4. Keep it adventurous and creative. Think flashmobs, culture jamming, political art, the techniques of the Yes men and the Situationist International. A group of Goldsmith’s graduates have formed the University for Strategic Optimism, a nomadic institution which pitches up and holds lectures in capitalist spaces such as Lloyds TSB and Tesco. As we saw in Parliament Square, even a calculated technique of state repression, such as the kettle, can be subverted and turned into a mini festival. We need more of this; anything satirical and subversive the authorities find difficult to handle.
5. Convince the wider student body. When you’re caught up in deliberative enclaves of the like-minded it can be easy to ignore the opinions of the wider student body. This is a mistake. Their support, even if only passive, is critical. Public talks, workshops, and informal persuasion can help bring them in. This is an attractive moment of political persuaion by example, but also argument, it needs to face outwards not be totally absorbed by itself.
6. Call for co-ordinated strike action. This will be a vital tool in defeating the government’s austerity programmes. Students should be making the political case for strikes in defence of jobs and the welfare state, as well as providing support for workers who withdraw their labour. At UCL occupation we organised delegations to attend the pickets of striking tube workers – this should become a regular activity.
7. Improve legal knowledge and anti-surveillance practices. We can expect a furious backlash from the police and the wider political and judicial establishment. The repression of student activists has already begun with police raids on suspected leaders. The Met are demanding ever more draconian powers and tools to deal with protesters, whilst Lib Dem politicians urge intrusive “intelligence” gathering operations designed to suppress legitimate dissent. We need more people trained in legal observation attending demos, and wider awareness of the techniques needed to foil police intelligence gathering, both online and off.
8. Beware sectarianism. As a political theory Phd student, I enjoy robust theoretical debate as much as the next activist, but one of the wonderful things about the occupations (at least the ones I witnessed) was how they prioritised practice over ideology. It would be a great shame to now descend into ideological fetishism or for different factions to move in and try and appropriate the anger and energy to grow themselves at the expense of the wider movement. This movement’s openness and pluralism is a political strength, without it it won’t succeed in bringing in the larger public.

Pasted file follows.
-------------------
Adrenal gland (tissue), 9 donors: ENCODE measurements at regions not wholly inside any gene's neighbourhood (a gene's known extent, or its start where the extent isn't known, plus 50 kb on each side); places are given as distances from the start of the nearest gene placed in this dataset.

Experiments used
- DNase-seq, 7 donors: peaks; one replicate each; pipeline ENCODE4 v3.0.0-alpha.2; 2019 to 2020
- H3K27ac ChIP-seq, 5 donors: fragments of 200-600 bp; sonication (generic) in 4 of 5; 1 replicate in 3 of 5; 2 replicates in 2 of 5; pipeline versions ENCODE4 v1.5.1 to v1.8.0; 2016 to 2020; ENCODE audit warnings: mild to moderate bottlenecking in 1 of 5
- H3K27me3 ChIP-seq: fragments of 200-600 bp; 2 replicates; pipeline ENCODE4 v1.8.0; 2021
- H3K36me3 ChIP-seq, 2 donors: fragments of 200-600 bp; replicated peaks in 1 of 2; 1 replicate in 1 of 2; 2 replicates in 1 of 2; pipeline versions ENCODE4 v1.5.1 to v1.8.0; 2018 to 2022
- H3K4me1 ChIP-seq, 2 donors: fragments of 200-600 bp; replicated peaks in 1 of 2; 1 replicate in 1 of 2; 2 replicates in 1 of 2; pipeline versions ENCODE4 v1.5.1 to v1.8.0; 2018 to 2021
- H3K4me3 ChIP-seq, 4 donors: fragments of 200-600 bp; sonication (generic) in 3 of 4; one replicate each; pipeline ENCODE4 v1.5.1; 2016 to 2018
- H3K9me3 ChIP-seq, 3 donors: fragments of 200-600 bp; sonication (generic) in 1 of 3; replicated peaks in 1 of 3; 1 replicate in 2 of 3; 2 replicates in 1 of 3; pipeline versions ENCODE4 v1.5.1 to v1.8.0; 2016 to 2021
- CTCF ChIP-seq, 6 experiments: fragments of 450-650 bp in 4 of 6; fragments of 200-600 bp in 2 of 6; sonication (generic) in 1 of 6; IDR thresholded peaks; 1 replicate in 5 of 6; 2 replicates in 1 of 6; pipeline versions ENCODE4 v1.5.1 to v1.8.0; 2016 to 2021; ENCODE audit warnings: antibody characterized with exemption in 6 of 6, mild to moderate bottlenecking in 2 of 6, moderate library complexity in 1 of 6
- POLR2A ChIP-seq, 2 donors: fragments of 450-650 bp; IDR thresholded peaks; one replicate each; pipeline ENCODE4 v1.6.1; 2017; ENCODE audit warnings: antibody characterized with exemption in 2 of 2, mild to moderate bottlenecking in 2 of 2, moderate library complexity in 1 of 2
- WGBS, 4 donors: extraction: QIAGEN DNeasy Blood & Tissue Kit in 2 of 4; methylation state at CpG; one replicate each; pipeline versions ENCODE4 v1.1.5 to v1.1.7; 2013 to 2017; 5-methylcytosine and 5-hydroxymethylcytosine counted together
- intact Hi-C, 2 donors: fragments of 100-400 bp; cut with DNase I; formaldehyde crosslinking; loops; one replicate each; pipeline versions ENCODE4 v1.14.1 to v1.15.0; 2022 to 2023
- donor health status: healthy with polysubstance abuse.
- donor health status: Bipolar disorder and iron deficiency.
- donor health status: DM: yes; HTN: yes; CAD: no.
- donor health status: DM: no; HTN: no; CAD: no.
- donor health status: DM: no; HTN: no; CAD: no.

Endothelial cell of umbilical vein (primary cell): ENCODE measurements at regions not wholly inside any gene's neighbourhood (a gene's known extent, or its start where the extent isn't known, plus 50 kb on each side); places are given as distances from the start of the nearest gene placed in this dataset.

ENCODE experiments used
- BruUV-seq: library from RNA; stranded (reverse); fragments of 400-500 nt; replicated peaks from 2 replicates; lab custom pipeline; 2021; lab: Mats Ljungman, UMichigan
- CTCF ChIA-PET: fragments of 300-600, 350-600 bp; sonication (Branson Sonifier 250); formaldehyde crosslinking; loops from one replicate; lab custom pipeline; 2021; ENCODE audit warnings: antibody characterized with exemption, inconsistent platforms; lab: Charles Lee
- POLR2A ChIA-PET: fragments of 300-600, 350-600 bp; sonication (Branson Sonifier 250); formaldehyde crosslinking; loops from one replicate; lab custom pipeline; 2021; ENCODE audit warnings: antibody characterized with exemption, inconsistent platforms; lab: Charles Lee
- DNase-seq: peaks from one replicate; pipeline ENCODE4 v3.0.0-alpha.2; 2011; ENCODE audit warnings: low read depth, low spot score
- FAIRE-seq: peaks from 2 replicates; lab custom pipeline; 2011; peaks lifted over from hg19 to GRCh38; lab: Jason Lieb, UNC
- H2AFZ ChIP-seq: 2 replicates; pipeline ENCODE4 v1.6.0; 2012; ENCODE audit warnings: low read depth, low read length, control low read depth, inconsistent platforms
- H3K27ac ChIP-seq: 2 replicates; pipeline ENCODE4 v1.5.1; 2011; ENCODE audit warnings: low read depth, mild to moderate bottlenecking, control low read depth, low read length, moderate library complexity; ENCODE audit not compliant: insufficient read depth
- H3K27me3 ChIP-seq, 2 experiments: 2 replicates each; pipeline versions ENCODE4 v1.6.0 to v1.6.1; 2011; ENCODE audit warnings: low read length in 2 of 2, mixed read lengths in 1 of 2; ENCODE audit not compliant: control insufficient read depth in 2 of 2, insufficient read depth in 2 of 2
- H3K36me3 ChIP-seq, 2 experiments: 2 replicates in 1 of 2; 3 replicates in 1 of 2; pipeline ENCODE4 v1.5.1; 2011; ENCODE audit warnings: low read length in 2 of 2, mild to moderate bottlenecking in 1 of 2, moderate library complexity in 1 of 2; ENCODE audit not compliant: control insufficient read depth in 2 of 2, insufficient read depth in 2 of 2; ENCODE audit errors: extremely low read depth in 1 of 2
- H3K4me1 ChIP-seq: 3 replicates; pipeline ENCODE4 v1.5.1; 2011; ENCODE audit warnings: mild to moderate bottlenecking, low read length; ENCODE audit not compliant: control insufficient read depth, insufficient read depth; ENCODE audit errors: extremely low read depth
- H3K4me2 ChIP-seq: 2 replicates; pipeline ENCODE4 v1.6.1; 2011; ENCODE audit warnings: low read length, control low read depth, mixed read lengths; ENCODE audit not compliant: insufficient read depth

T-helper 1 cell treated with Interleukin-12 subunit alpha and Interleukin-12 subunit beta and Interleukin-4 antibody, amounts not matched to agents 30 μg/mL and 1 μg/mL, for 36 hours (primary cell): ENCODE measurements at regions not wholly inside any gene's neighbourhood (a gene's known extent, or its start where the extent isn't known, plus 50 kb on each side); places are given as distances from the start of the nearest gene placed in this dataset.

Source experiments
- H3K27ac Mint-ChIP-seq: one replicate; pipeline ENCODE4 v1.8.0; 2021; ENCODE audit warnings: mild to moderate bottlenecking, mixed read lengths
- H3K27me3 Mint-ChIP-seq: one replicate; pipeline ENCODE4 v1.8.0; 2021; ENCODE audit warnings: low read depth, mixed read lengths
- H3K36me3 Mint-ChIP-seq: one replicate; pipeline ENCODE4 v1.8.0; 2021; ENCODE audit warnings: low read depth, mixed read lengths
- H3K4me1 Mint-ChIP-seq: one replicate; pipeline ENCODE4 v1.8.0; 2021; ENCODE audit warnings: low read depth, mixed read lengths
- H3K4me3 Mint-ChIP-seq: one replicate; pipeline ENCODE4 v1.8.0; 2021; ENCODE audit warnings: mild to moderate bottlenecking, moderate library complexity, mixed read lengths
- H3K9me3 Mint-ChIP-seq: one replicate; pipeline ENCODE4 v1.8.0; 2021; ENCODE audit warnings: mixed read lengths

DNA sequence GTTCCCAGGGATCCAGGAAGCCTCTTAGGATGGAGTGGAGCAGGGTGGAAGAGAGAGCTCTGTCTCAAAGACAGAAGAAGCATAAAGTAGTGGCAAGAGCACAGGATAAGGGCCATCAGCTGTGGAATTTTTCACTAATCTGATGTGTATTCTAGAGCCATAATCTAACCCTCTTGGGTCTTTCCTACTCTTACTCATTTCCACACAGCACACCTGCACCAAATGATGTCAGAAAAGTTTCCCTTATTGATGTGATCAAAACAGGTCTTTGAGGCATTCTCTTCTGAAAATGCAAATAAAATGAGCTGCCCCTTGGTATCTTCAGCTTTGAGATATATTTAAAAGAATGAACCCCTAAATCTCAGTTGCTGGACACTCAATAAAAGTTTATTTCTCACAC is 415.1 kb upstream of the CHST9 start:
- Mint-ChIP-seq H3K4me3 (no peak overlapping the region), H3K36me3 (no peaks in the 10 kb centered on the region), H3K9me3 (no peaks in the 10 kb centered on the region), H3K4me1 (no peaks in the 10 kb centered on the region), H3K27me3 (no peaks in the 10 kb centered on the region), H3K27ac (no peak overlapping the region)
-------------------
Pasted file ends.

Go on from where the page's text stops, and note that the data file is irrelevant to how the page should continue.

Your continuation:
9. Become a networked participant. There has been something of a backlash against “clicktivism” of late (largely from those with little experience of digital activism) but it’s no coincidence that the most successful anti-cuts actions to date – the student protests and UK Uncut – are those that have harnessed the power of online networks. Join Twitter, join Flickr, work Facebook, set up a blog – and use online platforms such as False Economy to link up with other campaigners in your area and pool knowledge and resources. Ultimately, activists should consider moving their online operations from private social media conglomerates, inherently vulnerable to corporate and governmental pressure, to self-hosted, open source networks. The scandal of corporate connivance in the attack on Wikileaks and the recent “disappearance” of UK Uncut’s Facebook group underlines the urgency of such a switch.
10. Support the motion of No confidence in Aaron Porter, but don’t let it distract from the core task of building the movement. It would be nice to have a combative NUS President prepared to mobilise the organisation’s resources on behalf of students, but the real lesson of the last few weeks has been how ineffectual “leaders”, desperate to appear responsible and safeguard their own careers, can be bypassed by taking autonomous action.
Guy Aitchison is a PhD student at UCL re posted from openDemocracy’s OurKindgom.